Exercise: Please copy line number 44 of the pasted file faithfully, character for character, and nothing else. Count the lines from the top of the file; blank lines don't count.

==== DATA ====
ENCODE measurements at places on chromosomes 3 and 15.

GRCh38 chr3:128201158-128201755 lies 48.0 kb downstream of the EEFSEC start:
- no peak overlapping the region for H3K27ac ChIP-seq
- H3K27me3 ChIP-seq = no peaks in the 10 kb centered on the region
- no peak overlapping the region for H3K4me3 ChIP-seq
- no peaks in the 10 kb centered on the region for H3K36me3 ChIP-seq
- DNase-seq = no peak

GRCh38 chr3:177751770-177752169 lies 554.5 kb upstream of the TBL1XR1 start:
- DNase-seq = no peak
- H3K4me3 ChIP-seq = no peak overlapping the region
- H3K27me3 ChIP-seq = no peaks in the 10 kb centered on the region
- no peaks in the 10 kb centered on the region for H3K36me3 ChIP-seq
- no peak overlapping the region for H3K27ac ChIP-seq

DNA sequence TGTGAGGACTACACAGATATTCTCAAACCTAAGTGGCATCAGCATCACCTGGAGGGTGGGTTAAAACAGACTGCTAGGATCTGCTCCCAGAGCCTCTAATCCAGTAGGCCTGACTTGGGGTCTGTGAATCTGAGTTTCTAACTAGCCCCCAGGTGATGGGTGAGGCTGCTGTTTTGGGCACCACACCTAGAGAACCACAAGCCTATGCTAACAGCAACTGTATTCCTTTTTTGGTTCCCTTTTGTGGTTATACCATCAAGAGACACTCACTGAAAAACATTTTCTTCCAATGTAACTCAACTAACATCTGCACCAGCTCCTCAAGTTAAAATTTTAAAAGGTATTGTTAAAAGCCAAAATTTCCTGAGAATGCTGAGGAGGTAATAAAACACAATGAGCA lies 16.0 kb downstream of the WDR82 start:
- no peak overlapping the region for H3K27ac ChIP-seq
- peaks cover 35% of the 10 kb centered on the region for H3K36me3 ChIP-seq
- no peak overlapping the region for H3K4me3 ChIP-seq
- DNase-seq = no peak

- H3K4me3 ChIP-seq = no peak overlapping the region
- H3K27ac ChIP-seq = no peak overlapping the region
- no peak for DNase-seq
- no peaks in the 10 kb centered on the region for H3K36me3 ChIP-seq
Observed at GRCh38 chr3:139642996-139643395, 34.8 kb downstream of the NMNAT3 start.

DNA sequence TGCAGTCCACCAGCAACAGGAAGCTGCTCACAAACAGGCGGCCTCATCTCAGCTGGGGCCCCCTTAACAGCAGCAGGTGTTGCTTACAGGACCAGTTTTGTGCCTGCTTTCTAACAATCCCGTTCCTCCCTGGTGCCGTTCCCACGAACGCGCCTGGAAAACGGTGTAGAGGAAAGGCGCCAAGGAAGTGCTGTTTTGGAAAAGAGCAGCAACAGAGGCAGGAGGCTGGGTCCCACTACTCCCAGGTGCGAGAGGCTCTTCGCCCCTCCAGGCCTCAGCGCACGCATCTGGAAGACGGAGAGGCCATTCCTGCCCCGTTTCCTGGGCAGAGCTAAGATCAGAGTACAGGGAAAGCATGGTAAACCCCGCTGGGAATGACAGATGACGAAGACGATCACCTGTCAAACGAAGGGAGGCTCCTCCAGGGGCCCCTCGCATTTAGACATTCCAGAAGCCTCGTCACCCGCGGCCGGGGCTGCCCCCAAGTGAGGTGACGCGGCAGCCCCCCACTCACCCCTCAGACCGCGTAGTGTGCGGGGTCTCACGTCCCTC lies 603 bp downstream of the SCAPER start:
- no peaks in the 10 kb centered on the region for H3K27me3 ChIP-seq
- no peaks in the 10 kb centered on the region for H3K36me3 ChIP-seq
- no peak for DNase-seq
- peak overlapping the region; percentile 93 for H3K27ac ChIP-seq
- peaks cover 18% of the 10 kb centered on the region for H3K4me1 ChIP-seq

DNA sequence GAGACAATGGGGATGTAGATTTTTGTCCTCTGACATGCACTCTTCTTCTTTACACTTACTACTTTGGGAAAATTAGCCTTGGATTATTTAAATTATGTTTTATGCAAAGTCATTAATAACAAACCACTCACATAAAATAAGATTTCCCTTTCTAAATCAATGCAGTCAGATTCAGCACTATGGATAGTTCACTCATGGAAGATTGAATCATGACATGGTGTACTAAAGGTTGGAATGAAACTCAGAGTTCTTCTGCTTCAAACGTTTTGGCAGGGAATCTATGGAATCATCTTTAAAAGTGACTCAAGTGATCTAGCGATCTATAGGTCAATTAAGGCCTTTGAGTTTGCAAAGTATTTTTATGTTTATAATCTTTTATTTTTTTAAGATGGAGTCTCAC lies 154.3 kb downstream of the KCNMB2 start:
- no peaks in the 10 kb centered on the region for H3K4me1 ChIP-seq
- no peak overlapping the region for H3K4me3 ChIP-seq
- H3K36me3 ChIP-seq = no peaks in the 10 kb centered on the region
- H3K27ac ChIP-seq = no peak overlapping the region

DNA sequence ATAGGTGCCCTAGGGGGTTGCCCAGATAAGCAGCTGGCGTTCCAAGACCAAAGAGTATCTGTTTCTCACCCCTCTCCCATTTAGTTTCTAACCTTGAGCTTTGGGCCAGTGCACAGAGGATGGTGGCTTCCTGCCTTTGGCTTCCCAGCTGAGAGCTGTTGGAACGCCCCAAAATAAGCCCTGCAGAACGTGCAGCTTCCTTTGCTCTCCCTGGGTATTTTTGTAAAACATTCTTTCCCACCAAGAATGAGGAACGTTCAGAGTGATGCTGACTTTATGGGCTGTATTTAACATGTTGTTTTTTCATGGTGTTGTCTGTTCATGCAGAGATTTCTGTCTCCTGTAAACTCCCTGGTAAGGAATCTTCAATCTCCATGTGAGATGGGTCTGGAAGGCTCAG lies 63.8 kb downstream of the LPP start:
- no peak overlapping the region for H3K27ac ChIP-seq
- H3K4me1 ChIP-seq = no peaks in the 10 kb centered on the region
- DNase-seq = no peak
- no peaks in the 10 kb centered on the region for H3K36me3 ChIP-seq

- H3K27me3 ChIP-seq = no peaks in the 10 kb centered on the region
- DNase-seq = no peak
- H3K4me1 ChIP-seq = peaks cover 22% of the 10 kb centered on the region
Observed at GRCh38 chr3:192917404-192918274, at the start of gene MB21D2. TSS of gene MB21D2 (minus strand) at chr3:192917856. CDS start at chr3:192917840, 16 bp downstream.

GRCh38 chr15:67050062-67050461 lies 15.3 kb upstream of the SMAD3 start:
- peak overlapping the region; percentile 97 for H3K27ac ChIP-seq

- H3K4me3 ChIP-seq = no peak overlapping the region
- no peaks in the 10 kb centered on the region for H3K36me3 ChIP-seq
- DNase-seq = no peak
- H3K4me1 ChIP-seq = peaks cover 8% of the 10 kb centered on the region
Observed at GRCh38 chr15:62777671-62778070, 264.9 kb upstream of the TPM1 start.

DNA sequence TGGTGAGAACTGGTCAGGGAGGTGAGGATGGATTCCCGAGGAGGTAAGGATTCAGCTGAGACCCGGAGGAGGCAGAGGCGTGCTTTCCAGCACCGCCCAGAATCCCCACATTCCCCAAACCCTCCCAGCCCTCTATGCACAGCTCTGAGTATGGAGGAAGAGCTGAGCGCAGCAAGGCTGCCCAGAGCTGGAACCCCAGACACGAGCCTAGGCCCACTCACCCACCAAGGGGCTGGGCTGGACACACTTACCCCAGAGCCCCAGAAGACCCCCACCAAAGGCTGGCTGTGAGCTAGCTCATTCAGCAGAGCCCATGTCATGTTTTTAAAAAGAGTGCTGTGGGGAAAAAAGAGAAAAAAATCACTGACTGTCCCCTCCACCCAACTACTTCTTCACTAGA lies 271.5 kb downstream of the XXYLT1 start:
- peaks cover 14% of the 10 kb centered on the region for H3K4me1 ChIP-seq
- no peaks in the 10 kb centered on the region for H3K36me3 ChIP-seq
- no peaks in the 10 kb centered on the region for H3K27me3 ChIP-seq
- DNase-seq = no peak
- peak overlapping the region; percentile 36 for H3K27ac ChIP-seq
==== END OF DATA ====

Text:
GRCh38 chr15:67050062-67050461 lies 15.3 kb upstream of the SMAD3 start: